Windows GR exhibition gives a voice to local artists of color

Mary Dupuis, A&E Editor

GVL / Jonathan Lantiegne

“Windows GR” is a public activation project that began on June 5, 2020 in Grand Rapids in the wake of protests responding to police brutality, systemic racism and the death of George Floyd.

Created in a matter of two days, local art gallery Lions and Rabbits partnered with Downtown Grand Rapids Inc. (DGRI) and local artists of color to work with local businesses and cover the boarded-up windows in downtown Grand Rapids with artwork. 

The project aimed to shine a spotlight on Black voices and stories and give people in the community an outlet for artwork and expression. 

The team consisted of local artist leads Guillermo Sotelo, Kendall Redmon, Jasmine Bruce, Asia Horne and Adrian Butler. Others involved were photographer Leandro Lara and videographer Erik Lauchie.

The response from the Grand Rapids community was overwhelming.

With over 200 people signing up to join in the project and 150 painters downtown working on the boarded-up windows, the project continued over the next few weeks, giving priority to Black, Indigenous, People of Color (BIPOC) in the community. 

As the boards came down from the windows, the artwork was not forgotten. 

While Lions and Rabbits currently hold most of the boards, the Grand Rapids Public Museum (GRPM) now has three large-scale plywood boards, unveiled in a “Windows GR” exhibition in Jan. 2021. 

GRPM purchased the artwork from artists Jalexia Stoutmyre, DeVante Barnes and Guillermo Sotelo, and it is currently displayed on the walls on the second floor of the museum. 

Marketing Manager of GRPM, Alee’a Cherry, said it was important to the museum to collect these pieces in order to properly tell the story of the Grand Rapids community. 

“As an educational institution it’s our job to collect history and tell it as accurately as possible,” Cherry said. “The protests and riots are history that is now ingrained in our community. It’s important to support these local artists and amplify their voices and give them a platform for their perspectives.”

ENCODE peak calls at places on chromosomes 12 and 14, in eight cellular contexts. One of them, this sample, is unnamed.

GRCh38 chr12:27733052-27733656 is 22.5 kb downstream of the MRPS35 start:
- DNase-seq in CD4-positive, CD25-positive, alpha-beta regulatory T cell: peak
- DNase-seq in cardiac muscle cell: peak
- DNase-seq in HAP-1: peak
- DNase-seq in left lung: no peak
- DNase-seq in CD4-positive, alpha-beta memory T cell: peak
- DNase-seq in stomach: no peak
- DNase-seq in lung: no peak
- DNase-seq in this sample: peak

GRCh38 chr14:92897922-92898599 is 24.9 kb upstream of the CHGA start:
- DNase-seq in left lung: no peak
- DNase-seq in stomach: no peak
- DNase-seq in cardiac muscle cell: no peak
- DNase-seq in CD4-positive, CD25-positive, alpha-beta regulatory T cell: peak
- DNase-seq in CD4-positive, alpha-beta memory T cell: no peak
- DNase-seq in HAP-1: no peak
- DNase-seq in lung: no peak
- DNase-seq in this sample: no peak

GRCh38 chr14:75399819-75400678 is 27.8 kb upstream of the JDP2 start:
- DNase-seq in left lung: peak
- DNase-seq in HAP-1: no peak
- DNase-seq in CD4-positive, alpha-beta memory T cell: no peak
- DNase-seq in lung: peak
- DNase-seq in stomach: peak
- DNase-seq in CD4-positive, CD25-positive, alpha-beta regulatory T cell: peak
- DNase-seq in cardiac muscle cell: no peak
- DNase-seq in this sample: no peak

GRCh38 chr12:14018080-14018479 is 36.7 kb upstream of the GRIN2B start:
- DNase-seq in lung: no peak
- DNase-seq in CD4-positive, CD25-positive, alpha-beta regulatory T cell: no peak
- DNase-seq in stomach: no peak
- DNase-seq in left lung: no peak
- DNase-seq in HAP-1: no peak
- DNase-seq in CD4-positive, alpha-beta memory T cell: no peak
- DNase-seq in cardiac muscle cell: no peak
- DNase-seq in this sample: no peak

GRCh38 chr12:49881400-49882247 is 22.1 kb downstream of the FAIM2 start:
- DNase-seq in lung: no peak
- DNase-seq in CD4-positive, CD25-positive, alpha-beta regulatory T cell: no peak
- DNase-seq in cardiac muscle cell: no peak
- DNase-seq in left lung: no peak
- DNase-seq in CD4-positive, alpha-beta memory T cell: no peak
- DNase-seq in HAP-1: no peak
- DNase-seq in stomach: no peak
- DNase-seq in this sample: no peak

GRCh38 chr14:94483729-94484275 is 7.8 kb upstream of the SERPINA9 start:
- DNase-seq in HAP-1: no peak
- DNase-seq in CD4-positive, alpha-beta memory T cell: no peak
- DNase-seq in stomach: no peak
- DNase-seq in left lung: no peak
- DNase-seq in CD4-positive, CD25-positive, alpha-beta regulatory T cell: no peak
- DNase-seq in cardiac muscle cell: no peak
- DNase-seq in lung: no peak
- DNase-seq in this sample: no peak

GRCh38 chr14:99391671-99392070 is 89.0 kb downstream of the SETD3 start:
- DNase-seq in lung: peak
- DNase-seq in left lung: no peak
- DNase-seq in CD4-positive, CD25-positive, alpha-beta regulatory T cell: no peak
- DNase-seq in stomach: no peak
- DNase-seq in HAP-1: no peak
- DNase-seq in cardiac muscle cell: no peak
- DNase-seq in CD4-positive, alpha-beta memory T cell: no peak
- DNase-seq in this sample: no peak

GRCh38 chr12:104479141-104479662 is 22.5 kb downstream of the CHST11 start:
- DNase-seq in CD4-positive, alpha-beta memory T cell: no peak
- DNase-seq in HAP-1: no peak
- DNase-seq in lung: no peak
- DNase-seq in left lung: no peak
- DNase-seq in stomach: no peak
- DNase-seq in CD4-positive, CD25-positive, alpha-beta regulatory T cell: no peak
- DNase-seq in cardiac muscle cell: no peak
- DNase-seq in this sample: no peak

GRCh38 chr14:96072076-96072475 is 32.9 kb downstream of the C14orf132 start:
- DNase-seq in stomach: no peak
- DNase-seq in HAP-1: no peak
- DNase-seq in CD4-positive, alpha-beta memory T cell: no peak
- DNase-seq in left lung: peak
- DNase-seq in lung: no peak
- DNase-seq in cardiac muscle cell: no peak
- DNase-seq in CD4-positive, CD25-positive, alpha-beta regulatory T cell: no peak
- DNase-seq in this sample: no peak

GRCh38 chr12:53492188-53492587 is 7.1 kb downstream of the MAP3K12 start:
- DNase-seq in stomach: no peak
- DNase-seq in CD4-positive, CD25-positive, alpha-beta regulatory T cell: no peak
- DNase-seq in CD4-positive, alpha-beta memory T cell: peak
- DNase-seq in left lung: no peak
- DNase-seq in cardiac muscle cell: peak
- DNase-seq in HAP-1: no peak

GVL / Jonathan Lantiegne

Cherry said since the exhibition began, it has gained much traction in the community and sparked positive interactions between guests. 

“It’s a great conversation starter,” Cherry said. “People take pictures in front of them, and they’re very excited about seeing these types of pieces in a museum from local artists. Lots of people take pictures and tag us and say how thankful they are that the museum is allowing the voices of the community to be displayed there.”

She said that while all of the pieces have different messages and aesthetics, they all have the same cohesive nature. 

“Everyone is on the same page about what happened (during the protests), and the artists just want to be heard,” Cherry said. “They want their perspectives to be out there, and for other people to understand a perspective they might not have been previously exposed to.”

Cherry said it is her hope that people who see the exhibition leave having gained insight into a different perspective, and can carry that with them throughout their daily lives. 

“The artist is not saying that you have to believe what’s on their painting,” Cherry said. “But they do want to open up a conversation and have people understand why they made these paintings.” 

The artwork is part of the museum’s permanent collection, and will be up for the foreseeable future.

The exhibition is included with general admission.